I refer specifically to the way Chinese overseas (not Overseas Chinese, the term some Filipino Chinese use for themselves, but Chinese from Communist China) are being treated, in the Philippines and elsewhere. Being kept away from crowds. Being discouraged from entering restos and malls. Being talked about right to their faces and frankly, being asked to leave because they are, by association, an infected nation.
Nothing could be worse in this day and age, and Filipinos should know better. First place, hindi naman porke’t Tsino ay may virus na. (Being Chinese doesn’t mean you’re sick.) We all know that. Secondly, there are a group of reasons why we shouldn’t behave like racists and treat Chinese in New Zealand and the Philippines (much as it’s our human nature to do so) as second-class, sick and deserving of our insults.
It’s good business. Besides “Winter is coming,” do you remember the House sigul (motto) of House Stark in Game of Thrones? (I’m pretending everyone is a GoT fan.) Yes, it’s “The North Remembers.” Well, using our real-life example, China remembers. It will remember who treated it well and who didn’t. Because we’re already bending over backwards and being extra-nice to China (for all the wrong reasons) we might as well do it for the right reason. China is down, and you don’t hit somebody when he or she’s down. 101%, China will rise again, very shortly, and it will to reiterate, have an elephant’s memory. I’m not saying set up hospitals and take all their sick, just treat them decently, allow their citizens the same rights and privileges as any other visitors here (with the exception of letting in travelers from infected areas, iba na ‘yon), and it will be to our advantage. It’s good business to treat others decently.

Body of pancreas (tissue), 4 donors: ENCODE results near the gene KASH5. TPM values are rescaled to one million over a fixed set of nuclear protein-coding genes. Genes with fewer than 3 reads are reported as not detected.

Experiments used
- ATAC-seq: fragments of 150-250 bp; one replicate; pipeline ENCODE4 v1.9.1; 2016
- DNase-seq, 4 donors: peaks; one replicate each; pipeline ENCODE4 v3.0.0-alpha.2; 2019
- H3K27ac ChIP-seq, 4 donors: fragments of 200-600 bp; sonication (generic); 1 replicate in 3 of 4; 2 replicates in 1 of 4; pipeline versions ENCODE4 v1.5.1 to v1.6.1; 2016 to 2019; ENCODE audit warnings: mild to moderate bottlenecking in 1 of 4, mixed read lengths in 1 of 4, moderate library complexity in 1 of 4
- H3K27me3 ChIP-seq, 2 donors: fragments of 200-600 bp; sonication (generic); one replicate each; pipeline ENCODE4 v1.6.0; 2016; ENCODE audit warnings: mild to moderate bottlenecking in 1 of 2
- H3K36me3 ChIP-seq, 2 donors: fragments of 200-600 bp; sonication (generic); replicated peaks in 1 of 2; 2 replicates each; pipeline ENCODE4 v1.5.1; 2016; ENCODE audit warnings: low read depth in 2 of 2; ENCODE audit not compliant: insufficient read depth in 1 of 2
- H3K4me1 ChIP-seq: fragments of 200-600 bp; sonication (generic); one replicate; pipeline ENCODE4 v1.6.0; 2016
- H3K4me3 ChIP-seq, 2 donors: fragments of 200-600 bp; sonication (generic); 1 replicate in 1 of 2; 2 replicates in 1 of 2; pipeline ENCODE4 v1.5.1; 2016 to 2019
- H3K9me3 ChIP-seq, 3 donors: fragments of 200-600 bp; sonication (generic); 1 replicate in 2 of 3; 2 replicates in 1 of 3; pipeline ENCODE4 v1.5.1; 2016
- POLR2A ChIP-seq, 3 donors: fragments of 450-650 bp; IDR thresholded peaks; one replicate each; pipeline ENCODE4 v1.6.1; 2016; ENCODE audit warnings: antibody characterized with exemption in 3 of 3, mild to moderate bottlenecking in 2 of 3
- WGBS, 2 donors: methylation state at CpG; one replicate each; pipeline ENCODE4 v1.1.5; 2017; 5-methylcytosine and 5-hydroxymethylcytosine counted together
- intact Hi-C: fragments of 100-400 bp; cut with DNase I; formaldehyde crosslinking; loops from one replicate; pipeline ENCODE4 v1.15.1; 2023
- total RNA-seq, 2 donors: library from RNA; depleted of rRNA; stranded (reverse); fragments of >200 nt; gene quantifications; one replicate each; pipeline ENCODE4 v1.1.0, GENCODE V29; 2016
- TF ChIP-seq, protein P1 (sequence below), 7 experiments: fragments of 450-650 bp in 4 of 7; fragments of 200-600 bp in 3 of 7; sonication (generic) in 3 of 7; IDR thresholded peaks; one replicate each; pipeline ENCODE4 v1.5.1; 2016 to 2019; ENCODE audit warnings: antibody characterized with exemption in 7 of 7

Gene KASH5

It’s good manners. As a member of the family of nations, it’s our duty to extend a helping hand, to the extent reasonable, when someone needs help. China obviously is in dire straits now, and though its pride won’t let it do so, China needs all the help it can get. The Philippines may not be in a position to be altruistic and generous, but we do have human resources available if the need arises, in the form of medical expertise and skills. Subject of course to our own needs and the requirements of health and safety.
It’s good for the soul. When all else fails, we can use the golden rule. No, it’s not the Chinese version (“He who has the gold, makes the rule.”) but “do unto others what you would have them do unto you.” Simply put, you scratch my back, I scratch yours. If we were in deep doo-doo, we would ask help from anybody and everybody, and China isn’t there yet, but getting there. Let’s not wait to be asked and just help anyway we can. It’s good for our soul. It’s good for karma. It’s good for neighborliness. Believe what you want, but it’s a good look. Not just a good look, but it’s good. Period.
And that’s why, we shouldn’t turn our backs now on China and its migrants and overseas workers. Not in New Zealand. And not in the Philippines.